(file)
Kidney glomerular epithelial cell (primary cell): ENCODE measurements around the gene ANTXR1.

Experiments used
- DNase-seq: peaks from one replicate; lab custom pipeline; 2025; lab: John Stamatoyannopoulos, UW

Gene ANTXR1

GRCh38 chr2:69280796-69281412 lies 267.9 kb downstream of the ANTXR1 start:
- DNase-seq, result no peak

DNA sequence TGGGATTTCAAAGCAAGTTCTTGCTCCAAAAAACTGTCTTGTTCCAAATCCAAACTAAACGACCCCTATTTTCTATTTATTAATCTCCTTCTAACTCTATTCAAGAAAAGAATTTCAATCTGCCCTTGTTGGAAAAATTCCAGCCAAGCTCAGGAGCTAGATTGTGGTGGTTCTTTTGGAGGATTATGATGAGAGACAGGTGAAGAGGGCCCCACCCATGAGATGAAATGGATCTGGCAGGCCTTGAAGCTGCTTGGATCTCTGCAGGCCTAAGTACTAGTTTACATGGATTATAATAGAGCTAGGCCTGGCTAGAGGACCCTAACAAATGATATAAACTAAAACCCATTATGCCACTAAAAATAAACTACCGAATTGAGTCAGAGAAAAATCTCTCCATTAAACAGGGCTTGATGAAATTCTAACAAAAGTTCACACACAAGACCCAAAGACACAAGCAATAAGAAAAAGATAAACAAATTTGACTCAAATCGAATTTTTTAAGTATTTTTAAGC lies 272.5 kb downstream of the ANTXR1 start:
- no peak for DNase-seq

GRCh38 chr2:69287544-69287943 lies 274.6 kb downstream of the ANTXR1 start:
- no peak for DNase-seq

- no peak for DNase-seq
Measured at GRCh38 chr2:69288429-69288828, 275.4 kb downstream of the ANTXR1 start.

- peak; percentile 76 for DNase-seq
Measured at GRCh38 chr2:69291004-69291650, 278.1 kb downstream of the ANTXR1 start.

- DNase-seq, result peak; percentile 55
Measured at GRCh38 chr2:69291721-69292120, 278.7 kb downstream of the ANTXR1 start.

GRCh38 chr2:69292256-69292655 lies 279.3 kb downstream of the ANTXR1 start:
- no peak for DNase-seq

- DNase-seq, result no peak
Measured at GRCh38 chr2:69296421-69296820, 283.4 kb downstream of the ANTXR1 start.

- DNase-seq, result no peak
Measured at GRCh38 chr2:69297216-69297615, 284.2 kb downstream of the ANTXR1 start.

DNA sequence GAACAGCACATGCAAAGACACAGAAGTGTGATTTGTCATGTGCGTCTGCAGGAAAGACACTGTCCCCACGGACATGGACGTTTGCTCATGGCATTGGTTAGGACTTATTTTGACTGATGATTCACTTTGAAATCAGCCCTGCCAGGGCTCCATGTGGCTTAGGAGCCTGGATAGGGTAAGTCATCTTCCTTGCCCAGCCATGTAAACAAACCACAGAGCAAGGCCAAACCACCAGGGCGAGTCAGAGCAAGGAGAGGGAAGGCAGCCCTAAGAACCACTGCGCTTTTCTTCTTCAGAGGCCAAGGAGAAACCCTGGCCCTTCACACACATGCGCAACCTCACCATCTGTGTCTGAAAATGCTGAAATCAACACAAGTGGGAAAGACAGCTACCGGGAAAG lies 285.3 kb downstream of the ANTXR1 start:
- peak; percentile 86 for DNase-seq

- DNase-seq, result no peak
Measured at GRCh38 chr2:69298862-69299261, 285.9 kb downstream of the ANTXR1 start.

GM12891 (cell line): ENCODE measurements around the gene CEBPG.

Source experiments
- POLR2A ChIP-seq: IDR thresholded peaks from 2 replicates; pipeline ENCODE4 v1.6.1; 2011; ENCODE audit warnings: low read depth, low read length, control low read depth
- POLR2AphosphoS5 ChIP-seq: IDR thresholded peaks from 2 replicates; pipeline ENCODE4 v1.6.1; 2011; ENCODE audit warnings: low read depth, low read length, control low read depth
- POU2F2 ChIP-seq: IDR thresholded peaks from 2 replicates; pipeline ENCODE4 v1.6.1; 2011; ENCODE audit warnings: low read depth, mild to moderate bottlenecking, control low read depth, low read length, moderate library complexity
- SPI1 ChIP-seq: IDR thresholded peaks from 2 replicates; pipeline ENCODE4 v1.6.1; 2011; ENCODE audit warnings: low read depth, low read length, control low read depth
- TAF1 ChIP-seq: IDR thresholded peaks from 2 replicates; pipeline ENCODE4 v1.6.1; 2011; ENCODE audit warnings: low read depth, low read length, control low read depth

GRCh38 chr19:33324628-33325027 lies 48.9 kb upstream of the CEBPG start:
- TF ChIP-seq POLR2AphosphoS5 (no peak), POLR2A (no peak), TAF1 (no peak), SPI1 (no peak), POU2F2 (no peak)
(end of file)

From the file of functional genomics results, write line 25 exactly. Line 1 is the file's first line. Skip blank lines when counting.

- DNase-seq, result no peak